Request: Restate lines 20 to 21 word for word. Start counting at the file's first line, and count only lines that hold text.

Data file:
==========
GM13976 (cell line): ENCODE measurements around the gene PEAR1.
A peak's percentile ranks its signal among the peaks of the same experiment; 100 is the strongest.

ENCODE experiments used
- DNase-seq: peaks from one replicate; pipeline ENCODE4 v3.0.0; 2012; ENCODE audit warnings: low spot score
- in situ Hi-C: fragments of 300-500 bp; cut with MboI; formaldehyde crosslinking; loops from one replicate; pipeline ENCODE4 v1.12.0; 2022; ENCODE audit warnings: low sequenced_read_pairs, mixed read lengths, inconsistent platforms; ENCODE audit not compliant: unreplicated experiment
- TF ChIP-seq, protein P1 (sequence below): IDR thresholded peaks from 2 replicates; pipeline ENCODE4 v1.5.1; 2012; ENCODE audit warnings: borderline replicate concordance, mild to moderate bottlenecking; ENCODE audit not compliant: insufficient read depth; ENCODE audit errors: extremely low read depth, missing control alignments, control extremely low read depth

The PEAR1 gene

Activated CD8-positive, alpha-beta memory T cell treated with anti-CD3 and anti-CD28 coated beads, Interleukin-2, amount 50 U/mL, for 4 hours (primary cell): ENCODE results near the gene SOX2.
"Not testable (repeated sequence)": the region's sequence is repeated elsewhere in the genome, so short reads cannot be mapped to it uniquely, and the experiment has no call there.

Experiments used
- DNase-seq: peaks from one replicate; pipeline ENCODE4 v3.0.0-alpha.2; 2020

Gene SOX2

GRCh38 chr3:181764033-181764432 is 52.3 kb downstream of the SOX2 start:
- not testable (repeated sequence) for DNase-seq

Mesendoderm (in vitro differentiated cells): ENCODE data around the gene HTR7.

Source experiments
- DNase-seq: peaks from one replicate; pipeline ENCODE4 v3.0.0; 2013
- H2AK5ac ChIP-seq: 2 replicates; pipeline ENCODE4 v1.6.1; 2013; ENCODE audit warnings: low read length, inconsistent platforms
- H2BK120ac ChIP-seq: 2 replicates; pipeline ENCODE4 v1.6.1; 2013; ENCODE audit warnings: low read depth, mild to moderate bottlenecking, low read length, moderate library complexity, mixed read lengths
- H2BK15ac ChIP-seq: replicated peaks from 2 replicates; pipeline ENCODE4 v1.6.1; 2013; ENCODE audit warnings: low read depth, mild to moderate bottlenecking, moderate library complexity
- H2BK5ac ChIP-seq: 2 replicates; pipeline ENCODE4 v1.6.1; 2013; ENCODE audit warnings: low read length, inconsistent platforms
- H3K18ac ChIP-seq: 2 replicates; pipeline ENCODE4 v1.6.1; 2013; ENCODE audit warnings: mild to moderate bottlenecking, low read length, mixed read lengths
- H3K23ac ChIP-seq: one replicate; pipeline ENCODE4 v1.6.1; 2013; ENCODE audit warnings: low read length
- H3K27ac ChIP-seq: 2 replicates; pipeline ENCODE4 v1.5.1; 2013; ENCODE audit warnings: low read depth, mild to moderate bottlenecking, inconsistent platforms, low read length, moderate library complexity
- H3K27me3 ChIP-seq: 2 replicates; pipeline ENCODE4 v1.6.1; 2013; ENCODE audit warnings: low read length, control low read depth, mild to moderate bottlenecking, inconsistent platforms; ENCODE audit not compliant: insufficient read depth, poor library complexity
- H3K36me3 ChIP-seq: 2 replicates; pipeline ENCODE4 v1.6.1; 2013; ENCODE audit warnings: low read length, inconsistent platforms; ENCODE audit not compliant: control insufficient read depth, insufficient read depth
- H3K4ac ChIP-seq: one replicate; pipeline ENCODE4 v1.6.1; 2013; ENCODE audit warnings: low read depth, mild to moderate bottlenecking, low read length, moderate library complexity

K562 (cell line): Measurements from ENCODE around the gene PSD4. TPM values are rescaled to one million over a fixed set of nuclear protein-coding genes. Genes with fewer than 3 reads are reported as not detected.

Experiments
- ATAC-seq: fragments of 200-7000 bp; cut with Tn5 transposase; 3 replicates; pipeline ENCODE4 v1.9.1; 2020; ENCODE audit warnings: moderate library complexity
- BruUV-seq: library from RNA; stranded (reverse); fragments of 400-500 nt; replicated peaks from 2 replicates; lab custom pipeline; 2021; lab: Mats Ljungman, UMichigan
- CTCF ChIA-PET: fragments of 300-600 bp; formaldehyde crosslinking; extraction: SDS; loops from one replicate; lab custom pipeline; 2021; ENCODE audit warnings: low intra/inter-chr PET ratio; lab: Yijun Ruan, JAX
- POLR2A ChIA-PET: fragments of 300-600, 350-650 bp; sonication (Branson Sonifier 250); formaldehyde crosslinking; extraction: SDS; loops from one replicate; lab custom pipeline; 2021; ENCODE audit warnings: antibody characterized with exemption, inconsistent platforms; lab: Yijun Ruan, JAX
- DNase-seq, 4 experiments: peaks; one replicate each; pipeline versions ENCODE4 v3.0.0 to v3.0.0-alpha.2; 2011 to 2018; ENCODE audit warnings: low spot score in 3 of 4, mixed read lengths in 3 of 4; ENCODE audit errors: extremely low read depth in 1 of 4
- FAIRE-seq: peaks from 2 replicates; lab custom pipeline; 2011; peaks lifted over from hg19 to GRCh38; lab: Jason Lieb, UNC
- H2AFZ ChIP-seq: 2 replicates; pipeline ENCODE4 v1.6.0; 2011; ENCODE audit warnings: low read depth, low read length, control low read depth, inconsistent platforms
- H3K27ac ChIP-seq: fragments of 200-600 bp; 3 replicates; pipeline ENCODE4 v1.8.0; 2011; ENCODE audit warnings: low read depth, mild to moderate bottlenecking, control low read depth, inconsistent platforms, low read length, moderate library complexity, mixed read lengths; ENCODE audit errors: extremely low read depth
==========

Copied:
- H2BK15ac ChIP-seq: replicated peaks from 2 replicates; pipeline ENCODE4 v1.6.1; 2013; ENCODE audit warnings: low read depth, mild to moderate bottlenecking, moderate library complexity
- H2BK5ac ChIP-seq: 2 replicates; pipeline ENCODE4 v1.6.1; 2013; ENCODE audit warnings: low read length, inconsistent platforms